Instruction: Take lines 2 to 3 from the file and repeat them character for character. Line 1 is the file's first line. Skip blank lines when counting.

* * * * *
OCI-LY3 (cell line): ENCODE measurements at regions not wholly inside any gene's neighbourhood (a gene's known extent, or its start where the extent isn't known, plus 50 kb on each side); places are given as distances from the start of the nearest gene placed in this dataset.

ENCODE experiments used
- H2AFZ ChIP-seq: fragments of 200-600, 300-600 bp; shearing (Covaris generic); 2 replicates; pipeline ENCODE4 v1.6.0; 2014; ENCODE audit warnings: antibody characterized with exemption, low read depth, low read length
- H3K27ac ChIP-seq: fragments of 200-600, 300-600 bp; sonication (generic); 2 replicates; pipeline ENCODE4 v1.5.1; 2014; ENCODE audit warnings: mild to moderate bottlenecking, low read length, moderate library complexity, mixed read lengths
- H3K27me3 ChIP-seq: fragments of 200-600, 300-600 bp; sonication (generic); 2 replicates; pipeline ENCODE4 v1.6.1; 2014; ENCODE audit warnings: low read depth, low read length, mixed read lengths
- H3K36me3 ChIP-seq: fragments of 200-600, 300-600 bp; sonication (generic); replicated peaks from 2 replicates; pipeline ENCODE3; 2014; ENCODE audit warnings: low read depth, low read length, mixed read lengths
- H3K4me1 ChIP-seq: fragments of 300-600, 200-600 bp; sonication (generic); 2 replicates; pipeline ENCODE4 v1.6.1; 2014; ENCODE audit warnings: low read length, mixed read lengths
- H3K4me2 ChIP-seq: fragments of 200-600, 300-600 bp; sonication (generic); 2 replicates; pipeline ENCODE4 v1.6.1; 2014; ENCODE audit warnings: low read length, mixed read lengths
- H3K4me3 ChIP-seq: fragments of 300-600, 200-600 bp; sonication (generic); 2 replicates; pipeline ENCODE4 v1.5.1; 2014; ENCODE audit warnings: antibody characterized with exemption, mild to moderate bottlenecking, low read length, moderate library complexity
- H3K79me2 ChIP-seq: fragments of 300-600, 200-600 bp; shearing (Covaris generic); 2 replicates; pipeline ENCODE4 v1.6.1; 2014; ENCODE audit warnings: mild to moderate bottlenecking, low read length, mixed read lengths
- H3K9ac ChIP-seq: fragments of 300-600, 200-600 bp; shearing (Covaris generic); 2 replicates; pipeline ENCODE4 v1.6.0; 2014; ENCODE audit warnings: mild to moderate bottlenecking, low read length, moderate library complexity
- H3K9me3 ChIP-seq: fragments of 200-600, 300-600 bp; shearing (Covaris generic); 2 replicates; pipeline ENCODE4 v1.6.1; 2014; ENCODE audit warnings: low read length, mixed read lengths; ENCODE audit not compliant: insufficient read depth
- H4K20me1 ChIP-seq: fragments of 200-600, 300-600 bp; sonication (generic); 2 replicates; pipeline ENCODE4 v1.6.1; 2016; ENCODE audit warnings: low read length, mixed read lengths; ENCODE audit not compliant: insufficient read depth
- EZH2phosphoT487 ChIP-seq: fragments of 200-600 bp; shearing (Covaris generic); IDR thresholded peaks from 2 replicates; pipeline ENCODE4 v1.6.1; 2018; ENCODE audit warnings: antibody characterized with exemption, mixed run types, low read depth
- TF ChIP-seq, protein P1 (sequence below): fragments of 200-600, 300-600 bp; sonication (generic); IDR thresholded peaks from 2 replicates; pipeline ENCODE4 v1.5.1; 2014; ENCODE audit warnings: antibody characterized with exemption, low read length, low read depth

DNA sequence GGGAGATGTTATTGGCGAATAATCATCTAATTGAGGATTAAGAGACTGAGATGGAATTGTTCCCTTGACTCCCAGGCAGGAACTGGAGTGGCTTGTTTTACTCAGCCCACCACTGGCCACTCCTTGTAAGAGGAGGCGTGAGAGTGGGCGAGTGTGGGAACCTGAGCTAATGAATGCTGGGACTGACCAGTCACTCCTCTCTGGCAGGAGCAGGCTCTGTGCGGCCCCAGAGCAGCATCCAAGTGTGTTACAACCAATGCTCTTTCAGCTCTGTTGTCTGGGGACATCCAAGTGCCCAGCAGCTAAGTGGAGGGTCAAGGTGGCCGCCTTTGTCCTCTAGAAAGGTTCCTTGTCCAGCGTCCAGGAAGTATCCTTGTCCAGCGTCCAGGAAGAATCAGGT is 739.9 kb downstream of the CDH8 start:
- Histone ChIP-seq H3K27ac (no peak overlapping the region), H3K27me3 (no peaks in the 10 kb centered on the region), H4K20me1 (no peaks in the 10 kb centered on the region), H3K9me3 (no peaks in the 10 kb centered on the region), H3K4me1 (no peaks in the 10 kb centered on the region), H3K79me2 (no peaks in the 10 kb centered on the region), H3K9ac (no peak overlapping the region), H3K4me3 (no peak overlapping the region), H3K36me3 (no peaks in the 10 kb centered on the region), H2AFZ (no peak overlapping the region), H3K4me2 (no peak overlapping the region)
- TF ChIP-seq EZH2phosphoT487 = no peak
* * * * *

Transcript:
ENCODE experiments used
- H2AFZ ChIP-seq: fragments of 200-600, 300-600 bp; shearing (Covaris generic); 2 replicates; pipeline ENCODE4 v1.6.0; 2014; ENCODE audit warnings: antibody characterized with exemption, low read depth, low read length